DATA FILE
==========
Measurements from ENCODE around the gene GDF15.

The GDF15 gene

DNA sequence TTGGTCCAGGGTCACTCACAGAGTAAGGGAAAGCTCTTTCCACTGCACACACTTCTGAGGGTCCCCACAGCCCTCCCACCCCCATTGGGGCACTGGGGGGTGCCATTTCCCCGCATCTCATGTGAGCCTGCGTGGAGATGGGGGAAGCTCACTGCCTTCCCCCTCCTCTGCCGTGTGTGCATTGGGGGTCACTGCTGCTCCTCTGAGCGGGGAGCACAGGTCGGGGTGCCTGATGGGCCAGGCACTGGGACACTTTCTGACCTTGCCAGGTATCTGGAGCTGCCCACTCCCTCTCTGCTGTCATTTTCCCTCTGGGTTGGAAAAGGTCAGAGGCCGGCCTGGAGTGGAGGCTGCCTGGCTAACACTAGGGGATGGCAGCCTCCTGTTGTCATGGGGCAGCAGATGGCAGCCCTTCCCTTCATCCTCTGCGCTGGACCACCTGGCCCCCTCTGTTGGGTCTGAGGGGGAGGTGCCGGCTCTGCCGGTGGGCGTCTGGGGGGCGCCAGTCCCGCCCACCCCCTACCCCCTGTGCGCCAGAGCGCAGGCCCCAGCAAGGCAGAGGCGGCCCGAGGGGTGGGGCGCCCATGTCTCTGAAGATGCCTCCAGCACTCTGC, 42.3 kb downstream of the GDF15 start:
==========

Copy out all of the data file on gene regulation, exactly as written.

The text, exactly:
Measurements from ENCODE around the gene GDF15.

The GDF15 gene

DNA sequence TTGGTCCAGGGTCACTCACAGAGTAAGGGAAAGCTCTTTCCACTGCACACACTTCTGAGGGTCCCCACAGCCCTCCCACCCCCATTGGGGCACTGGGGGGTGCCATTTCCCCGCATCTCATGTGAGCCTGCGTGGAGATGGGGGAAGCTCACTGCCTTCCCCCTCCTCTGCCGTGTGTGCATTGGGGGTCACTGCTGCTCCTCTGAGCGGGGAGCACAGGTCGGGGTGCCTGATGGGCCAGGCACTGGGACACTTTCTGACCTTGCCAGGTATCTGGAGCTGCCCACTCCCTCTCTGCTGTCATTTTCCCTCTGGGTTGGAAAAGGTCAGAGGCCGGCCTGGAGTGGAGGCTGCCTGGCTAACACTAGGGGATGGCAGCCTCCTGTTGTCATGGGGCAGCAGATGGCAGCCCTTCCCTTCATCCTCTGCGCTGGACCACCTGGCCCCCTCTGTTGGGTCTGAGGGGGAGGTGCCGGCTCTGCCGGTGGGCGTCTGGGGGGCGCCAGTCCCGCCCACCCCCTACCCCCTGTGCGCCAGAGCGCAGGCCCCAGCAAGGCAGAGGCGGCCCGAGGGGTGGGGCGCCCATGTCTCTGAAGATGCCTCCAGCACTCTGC, 42.3 kb downstream of the GDF15 start: